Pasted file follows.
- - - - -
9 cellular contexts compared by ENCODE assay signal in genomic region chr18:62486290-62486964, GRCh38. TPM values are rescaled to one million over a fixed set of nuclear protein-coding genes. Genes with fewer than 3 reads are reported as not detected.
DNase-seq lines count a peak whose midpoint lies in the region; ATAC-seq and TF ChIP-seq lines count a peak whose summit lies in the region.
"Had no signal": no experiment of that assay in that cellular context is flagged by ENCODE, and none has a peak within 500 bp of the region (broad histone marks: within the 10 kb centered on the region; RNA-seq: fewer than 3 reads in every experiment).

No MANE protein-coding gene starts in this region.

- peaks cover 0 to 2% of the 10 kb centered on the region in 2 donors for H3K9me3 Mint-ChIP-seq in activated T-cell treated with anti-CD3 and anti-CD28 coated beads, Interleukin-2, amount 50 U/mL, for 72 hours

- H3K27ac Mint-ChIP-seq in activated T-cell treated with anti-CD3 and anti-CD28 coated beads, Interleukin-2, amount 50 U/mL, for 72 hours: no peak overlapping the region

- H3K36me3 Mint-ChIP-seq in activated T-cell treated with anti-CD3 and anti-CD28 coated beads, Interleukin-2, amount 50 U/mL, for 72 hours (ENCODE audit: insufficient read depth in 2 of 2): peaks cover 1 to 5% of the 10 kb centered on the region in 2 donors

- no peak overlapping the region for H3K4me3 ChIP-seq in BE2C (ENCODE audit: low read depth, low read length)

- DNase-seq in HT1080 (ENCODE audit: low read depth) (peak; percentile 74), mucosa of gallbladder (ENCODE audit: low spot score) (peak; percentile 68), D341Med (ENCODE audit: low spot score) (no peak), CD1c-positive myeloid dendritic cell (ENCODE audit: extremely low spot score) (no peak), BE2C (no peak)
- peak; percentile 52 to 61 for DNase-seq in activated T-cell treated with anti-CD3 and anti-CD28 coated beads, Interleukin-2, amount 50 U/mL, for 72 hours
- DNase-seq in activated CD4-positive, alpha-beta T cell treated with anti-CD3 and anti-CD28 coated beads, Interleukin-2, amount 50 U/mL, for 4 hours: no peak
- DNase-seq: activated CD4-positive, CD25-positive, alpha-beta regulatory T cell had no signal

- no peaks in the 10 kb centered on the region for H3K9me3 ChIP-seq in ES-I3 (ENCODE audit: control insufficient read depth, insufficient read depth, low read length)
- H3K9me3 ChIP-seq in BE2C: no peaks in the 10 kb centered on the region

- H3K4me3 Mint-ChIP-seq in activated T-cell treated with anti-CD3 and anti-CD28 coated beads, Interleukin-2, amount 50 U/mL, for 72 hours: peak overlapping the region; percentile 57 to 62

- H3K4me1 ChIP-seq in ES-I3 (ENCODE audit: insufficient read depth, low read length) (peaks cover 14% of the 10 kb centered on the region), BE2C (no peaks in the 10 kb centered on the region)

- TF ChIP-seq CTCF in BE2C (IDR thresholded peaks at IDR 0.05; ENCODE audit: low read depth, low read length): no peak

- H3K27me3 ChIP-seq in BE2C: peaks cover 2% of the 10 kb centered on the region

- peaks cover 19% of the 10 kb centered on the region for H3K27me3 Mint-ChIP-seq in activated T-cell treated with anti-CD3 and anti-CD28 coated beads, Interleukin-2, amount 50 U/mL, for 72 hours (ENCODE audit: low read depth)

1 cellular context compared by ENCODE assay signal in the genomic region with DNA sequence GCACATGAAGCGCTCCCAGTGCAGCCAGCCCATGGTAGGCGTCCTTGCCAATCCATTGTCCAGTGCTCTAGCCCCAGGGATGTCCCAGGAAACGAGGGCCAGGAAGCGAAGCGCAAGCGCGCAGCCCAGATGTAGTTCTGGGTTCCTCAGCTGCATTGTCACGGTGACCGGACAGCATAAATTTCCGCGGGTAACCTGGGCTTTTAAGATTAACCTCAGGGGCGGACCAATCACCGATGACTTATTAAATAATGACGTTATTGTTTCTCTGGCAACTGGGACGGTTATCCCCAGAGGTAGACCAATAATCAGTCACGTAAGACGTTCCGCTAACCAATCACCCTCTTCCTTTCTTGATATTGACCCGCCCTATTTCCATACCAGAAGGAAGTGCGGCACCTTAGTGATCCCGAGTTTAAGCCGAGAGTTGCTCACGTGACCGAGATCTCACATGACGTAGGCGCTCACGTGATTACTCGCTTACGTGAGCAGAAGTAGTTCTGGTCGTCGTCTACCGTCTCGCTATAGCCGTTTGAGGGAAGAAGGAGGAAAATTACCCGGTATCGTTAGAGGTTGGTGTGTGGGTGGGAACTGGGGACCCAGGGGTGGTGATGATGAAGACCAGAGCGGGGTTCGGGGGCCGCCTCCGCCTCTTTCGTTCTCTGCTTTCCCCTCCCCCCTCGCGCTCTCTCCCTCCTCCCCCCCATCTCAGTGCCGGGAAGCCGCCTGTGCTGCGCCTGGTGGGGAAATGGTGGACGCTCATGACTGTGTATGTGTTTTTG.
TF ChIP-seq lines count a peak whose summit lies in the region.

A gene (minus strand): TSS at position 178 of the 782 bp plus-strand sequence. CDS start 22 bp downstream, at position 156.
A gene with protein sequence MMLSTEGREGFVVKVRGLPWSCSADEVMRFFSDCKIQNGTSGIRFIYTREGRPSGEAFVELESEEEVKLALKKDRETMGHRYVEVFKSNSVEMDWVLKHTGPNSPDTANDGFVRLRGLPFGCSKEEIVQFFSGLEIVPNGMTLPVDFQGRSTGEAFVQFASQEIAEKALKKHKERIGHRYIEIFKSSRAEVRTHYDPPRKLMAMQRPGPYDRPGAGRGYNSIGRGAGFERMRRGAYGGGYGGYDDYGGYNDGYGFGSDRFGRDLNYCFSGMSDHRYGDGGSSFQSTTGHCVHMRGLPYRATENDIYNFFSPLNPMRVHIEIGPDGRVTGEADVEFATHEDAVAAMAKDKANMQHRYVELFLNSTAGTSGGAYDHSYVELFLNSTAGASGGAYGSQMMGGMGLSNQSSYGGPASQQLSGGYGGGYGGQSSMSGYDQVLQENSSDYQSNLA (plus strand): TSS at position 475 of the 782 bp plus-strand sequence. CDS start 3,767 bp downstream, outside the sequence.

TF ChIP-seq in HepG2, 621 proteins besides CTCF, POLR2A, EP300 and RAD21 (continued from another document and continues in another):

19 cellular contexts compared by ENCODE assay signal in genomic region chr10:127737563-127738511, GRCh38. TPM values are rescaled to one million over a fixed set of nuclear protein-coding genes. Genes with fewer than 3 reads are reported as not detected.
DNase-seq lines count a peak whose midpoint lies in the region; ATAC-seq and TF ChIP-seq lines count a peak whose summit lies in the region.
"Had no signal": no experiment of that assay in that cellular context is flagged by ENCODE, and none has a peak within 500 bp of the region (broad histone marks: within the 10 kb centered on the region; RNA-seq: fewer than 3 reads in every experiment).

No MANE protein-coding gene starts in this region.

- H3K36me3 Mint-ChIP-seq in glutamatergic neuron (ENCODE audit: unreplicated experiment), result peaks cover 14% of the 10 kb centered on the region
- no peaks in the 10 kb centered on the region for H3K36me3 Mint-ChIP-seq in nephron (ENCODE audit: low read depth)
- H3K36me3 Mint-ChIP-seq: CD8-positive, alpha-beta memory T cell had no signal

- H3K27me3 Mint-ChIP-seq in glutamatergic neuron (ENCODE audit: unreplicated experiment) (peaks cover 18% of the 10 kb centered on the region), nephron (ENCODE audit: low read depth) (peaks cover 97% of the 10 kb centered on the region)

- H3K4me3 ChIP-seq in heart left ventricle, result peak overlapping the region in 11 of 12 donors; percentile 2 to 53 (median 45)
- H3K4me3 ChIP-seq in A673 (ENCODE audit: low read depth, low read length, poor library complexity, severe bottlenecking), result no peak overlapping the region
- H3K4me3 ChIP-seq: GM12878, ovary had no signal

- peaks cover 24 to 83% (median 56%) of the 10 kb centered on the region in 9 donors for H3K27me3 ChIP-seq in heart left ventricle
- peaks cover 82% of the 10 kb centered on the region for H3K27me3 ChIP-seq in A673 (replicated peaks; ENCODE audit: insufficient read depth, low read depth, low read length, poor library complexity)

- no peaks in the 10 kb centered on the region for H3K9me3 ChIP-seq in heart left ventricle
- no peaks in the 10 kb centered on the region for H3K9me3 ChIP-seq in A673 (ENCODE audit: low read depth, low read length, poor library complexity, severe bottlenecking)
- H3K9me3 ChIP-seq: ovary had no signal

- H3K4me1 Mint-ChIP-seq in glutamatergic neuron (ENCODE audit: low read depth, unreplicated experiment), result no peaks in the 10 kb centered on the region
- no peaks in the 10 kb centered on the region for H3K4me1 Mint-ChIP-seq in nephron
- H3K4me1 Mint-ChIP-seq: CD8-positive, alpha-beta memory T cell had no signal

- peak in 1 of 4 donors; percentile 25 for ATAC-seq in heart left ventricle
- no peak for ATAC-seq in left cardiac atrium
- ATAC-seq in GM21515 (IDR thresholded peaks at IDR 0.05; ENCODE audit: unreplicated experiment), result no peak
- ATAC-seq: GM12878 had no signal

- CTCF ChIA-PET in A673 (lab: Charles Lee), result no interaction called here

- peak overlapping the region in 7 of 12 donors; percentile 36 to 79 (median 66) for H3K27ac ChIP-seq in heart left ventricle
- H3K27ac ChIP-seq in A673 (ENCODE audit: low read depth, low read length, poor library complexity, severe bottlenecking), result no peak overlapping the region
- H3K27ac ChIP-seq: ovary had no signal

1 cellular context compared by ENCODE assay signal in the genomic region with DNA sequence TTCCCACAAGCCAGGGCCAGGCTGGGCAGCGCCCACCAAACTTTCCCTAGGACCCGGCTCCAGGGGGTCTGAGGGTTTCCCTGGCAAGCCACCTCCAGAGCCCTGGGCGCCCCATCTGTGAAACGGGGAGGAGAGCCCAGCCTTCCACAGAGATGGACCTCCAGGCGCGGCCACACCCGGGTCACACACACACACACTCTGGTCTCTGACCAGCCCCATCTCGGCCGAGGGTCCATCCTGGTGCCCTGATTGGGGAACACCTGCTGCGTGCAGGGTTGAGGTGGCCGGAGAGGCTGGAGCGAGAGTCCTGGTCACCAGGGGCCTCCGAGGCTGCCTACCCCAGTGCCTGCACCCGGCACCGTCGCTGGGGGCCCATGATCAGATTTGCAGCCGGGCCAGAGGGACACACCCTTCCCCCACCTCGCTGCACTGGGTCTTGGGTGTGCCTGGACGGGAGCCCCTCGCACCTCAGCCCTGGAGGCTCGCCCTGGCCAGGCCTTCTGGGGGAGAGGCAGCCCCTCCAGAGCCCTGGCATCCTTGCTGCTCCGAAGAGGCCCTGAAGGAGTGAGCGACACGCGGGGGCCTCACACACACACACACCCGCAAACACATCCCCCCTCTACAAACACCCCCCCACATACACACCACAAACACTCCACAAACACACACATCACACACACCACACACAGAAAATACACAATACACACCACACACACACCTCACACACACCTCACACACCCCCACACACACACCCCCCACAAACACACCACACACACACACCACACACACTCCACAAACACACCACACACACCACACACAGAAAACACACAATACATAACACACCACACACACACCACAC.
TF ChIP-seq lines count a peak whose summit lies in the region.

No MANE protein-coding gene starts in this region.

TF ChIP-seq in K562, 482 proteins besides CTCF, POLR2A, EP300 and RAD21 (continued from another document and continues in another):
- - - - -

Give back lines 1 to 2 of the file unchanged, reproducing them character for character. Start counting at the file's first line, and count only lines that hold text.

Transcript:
9 cellular contexts compared by ENCODE assay signal in genomic region chr18:62486290-62486964, GRCh38. TPM values are rescaled to one million over a fixed set of nuclear protein-coding genes. Genes with fewer than 3 reads are reported as not detected.
DNase-seq lines count a peak whose midpoint lies in the region; ATAC-seq and TF ChIP-seq lines count a peak whose summit lies in the region.